Friday 30 September 2016

Long-term viability of tillage under threat: IFA

Growers facing 'very challenging' year

Published 29/07/2015 | 02:30

Tillage farmers are a fortnight behind on last year
Tillage farmers are a fortnight behind on last year

Grain prices are expected to remain volatile, as weather continues to threaten harvest prospects.

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Many tillage farmers report they are a fortnight behind on last year, due to the "stop start" harvest as they dodge the rains across the southern half of the country.

Early reports on the yield are strong, but many have cautioned that it will take several more days of cutting to provide accurate reports.

Farmer and contractor Ted O'Leary, from Conna, Co Cork, recorded yields of around 4t/ac in a crop of Cassia Leibniz winter barley. "It looks like an average harvest," he said. "We've a few good yields. It is a stop start harvest we haven't got two straight days in a row. We've a couple of four tonnes but we haven't got into the bulk of it yet. We haven't cut most of our good land yet. We're still two weeks behind."

Quality

However, the initial quality reports from the south are strong, with bushel weights from 66kph to 72kph on dried samples.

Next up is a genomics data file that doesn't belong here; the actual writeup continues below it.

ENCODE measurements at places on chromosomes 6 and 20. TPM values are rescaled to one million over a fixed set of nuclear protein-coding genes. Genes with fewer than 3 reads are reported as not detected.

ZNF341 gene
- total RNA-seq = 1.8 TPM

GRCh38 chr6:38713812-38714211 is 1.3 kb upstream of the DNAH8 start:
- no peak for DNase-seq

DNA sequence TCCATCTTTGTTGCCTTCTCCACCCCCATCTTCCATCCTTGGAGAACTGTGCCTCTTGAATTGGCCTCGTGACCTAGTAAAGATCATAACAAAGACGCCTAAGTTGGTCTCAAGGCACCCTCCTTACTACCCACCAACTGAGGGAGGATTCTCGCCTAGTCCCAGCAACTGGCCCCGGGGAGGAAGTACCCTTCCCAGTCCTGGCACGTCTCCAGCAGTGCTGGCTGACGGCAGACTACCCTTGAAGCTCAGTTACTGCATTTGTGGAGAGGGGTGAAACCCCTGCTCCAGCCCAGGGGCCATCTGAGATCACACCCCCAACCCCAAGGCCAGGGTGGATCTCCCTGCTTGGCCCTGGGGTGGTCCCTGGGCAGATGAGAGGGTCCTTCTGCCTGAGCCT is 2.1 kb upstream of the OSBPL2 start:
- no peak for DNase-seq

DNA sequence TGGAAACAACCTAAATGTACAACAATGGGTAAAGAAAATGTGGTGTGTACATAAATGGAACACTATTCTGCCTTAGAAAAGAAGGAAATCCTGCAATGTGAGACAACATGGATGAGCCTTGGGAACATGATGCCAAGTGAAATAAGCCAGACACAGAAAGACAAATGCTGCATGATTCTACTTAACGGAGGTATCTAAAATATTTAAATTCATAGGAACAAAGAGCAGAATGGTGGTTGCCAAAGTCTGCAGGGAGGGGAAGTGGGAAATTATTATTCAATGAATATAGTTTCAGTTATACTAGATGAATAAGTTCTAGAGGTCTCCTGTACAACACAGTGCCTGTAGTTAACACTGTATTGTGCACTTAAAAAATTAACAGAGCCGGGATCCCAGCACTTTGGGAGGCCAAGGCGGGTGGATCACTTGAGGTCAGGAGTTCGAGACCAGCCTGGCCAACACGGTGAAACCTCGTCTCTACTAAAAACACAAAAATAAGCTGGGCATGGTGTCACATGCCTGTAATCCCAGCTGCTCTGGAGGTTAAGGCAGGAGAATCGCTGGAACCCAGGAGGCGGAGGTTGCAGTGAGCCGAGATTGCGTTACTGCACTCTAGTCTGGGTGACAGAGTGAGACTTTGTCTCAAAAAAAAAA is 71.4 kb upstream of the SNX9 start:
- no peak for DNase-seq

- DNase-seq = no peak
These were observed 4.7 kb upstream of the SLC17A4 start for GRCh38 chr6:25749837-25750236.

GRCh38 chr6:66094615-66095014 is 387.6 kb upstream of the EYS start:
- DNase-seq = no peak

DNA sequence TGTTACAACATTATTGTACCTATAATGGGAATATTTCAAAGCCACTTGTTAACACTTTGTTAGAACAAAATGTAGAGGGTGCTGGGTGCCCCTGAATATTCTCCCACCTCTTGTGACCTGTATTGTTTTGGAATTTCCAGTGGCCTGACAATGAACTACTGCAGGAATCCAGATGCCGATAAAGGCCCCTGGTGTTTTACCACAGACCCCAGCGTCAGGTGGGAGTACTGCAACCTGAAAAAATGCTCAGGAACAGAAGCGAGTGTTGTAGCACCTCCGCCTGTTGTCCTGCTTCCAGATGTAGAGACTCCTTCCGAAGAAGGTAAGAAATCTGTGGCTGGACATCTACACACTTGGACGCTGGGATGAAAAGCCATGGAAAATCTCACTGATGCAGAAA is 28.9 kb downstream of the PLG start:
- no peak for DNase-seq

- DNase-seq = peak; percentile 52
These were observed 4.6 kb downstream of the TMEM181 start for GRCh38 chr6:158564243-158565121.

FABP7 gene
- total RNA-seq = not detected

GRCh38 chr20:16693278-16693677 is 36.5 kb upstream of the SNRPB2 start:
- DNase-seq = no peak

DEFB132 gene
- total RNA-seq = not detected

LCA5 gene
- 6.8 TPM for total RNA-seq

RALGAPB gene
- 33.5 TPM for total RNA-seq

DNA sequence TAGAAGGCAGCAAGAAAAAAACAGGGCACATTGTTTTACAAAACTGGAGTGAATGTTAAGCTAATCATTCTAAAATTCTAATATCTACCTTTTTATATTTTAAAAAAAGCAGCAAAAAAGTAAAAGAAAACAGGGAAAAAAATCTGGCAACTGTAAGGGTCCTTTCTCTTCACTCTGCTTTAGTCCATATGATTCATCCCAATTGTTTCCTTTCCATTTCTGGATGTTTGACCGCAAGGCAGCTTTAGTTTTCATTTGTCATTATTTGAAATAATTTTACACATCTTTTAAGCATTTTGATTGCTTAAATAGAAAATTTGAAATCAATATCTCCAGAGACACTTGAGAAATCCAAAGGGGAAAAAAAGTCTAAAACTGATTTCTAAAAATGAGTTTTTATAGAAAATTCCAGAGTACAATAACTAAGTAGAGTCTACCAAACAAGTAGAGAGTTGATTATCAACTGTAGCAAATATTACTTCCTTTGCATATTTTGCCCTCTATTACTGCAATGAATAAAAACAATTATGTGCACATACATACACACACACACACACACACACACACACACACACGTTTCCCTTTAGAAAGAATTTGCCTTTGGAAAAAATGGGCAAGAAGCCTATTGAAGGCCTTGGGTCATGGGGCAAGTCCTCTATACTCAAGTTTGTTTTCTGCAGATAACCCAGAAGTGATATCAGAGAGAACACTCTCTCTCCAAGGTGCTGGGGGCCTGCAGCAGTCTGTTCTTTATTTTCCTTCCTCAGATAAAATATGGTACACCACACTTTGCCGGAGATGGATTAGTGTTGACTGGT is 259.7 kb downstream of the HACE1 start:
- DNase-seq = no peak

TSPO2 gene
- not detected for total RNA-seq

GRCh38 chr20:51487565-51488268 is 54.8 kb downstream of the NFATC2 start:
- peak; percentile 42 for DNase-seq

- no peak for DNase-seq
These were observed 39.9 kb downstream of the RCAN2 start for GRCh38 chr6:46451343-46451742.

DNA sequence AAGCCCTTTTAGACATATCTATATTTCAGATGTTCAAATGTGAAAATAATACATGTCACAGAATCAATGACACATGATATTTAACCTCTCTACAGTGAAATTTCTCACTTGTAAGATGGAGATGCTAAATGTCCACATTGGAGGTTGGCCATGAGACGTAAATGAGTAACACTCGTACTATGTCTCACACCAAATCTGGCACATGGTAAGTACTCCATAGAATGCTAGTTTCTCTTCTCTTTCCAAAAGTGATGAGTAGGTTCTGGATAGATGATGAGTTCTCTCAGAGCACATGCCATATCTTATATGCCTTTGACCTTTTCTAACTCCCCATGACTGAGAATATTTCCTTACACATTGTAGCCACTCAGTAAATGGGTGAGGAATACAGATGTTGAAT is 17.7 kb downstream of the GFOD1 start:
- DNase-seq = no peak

"We've recorded 17 or 18pc moisture," said Mr O'Leary with up to 600ac of winter barley left to cut.

Recent trade saw new crop Irish dried wheat prices rally midweek to €192 to €194/t, but they fell back to €190/t by the end of last week.

Maize at one stage moved to over €203/t before easing back to €198 to €200/t by close of business. However, barley closed the week down €2/t at €172 to 174/t.

IFA national grain committee chair Liam Dunne said the industry must support growers with strong grain prices in what is proving a "very challenging year financially". He said current offers for green and dried grain are significantly below the cost of production.

Mr Dunne pointed out low prices combined with rising fertiliser costs and average yields was threatening long-term viability.

"Traditionally Irish grain has traded at a discount to import parity and this must change. This year's crop is of exceptional quality and should command a premium over inferior imports," said Mr Dunne.

"Failure to support grain farmers will see a serious contraction of the industry over the coming years."

He said this would have serious consequences for the intensive poultry industry.

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